By Tom Shoop
January 5, firstname.lastname@example.org
Would Bill Bradley be the next Jimmy Carter?
Several of Bradley's former colleagues in Congress, along with journalists and Bradley's former chief of staff, debated that question at a forum in Washington on Tuesday.
Panelists at the forum described Bradley as a bright, detail-oriented, highly effective policy strategist. But they also drew comparisons between the former New Jersey senator and Carter, who is widely viewed as a micromanager who was too independent to work effectively with Congress to achieve his goals.
"I hope [Bradley] is not as detailed as Jimmy Carter was [if] he gets to be President," said Dan Rostenkowski, former chairman of the House Ways and Means Committee.
The forum, sponsored by the Transition to Governing Project, a joint project of the American Enterprise Institute, the Brookings Institution and the Hoover Institution, was the first in a series looking at the governing styles and approaches of the leading presidential candidates.
Bradley is "certainly not a micromanager," argued Marcia Aronoff, who served as his chief of staff in the Senate from 1978 to 1991. "But he will get heavily involved in things he's interested in."
On his staff, said Aronoff, Bradley sought people "with a breadth of experience, not just people who felt that the first and only answer to any problem was a government program."
Several panelists praised Bradley for working with members of both parties in the Senate and the House of Representatives to win passage of key pieces of legislation to overhaul the tax code and reform the California water system in the 1980s.
"I thought, if you had to get into a foxhole, this is somebody you wanted to be with because he's not going to leave," said Rep. George Miller, D-Calif., who worked with Bradley on the water reform effort. Miller is supporting Bradley's presidential bid.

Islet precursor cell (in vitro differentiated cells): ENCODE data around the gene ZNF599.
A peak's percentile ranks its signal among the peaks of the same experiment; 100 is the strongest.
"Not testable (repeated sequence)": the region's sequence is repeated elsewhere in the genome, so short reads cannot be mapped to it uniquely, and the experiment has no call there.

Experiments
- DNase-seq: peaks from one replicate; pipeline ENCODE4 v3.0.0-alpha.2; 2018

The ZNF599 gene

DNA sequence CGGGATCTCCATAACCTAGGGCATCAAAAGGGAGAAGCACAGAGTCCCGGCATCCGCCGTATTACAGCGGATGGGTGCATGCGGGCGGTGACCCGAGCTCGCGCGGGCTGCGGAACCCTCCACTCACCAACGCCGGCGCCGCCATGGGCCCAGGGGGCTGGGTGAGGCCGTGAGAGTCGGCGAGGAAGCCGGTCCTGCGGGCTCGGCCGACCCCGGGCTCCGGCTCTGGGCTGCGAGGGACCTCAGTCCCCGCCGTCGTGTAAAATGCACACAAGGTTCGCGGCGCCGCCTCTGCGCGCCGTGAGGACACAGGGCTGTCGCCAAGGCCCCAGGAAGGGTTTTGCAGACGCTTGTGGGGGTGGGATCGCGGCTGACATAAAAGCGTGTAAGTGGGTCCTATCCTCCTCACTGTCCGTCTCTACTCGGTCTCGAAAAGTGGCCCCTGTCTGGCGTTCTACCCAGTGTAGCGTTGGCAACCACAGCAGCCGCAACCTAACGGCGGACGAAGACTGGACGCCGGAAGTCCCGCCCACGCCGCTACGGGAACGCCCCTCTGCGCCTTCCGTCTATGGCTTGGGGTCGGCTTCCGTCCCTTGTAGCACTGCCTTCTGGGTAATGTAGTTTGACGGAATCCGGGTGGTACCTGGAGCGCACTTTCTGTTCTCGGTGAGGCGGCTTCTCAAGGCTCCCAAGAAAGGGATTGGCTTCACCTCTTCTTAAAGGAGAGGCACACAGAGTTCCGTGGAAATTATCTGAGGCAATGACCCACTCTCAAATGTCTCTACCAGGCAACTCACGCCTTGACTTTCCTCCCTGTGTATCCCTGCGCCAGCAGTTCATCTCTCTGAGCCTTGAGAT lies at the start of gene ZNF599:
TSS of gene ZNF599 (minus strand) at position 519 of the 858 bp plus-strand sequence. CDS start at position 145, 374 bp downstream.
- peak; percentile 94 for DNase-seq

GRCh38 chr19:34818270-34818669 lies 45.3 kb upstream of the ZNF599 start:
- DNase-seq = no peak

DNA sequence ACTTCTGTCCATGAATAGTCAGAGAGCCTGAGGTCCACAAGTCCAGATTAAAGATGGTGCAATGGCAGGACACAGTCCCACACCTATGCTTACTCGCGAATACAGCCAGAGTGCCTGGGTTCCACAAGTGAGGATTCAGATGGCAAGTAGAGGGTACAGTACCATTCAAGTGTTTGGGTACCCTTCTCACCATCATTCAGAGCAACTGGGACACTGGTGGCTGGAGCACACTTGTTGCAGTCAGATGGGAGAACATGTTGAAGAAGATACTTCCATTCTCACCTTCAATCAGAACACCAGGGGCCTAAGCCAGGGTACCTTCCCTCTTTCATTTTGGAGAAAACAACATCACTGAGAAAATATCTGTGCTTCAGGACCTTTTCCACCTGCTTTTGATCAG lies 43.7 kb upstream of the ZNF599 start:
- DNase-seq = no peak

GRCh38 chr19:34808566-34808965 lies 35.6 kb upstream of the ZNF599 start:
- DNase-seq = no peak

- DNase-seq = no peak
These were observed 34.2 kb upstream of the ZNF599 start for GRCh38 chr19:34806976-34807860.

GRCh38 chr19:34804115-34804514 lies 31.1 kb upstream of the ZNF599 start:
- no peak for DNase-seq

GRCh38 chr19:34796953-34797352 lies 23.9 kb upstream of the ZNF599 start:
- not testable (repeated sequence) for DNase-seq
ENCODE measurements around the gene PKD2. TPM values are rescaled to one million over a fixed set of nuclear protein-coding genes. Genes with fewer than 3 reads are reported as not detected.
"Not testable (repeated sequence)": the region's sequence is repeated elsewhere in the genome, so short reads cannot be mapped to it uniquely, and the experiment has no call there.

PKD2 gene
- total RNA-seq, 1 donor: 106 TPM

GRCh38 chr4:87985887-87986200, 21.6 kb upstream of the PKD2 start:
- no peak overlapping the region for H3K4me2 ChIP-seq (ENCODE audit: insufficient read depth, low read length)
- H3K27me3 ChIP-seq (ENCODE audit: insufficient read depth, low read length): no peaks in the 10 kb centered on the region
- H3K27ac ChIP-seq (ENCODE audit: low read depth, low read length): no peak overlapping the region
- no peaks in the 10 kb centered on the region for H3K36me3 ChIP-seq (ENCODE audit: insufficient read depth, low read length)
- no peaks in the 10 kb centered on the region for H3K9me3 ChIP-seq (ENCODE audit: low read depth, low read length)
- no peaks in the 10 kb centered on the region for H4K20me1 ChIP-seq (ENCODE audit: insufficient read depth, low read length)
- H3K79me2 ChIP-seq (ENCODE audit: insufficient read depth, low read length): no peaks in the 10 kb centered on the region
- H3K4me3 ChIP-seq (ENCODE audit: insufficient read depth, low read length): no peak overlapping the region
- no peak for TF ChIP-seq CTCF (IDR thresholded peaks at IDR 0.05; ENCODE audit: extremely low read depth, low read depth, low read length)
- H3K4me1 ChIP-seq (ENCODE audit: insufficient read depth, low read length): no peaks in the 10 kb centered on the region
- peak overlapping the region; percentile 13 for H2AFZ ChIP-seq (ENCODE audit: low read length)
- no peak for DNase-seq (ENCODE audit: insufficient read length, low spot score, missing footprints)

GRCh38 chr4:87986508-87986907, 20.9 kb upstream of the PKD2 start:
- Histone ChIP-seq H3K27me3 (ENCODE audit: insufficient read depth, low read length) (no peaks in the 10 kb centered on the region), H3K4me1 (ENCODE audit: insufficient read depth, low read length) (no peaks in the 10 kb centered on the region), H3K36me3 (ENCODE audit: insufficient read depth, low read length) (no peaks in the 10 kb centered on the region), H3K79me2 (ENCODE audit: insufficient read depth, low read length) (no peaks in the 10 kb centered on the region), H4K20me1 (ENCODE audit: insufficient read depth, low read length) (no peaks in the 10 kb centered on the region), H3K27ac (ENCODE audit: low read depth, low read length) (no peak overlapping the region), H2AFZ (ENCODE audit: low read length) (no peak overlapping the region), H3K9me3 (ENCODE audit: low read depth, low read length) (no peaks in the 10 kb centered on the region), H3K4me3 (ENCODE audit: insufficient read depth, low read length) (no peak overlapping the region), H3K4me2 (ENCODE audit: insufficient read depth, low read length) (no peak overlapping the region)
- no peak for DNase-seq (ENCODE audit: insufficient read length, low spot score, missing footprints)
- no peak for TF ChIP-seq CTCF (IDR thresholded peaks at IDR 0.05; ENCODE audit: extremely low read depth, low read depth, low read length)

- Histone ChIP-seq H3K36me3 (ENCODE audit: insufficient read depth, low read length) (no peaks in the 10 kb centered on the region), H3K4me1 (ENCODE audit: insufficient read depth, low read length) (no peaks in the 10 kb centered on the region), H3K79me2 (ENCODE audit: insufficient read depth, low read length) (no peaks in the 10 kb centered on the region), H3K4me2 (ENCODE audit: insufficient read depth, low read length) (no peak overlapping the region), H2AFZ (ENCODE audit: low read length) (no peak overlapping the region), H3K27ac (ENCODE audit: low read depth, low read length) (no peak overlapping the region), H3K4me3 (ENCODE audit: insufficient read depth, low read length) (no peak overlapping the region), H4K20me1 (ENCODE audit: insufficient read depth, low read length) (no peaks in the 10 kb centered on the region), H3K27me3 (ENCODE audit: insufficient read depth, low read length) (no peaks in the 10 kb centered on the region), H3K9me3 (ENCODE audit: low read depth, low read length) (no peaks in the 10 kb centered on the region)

Bradley is "effective at teambuilding," Aronoff said. "His entire career has been built around working with people. He is willing to play a nonvisible role to get things done."
Other panelists, however, noted that outside of the tax and water bills, Bradley tended to walk his own path in Congress. "I think Bradley as President would have a tough time bending to negotiate deals," said Rostenkowski. "At the same time, I think he is probably one of the brightest candidates."
Bradley may also be hindered by his lack of experience in running an organization as large and diverse as the federal bureaucracy. In a new roundup on the major presidential candidates, Washington Monthly magazine gives Bradley a grade of "D" on his potential ability to run the government, noting that he has never worked in the civilian executive branch and that his only military service was in the reserves.
By Tom Shoop
January 5, 2000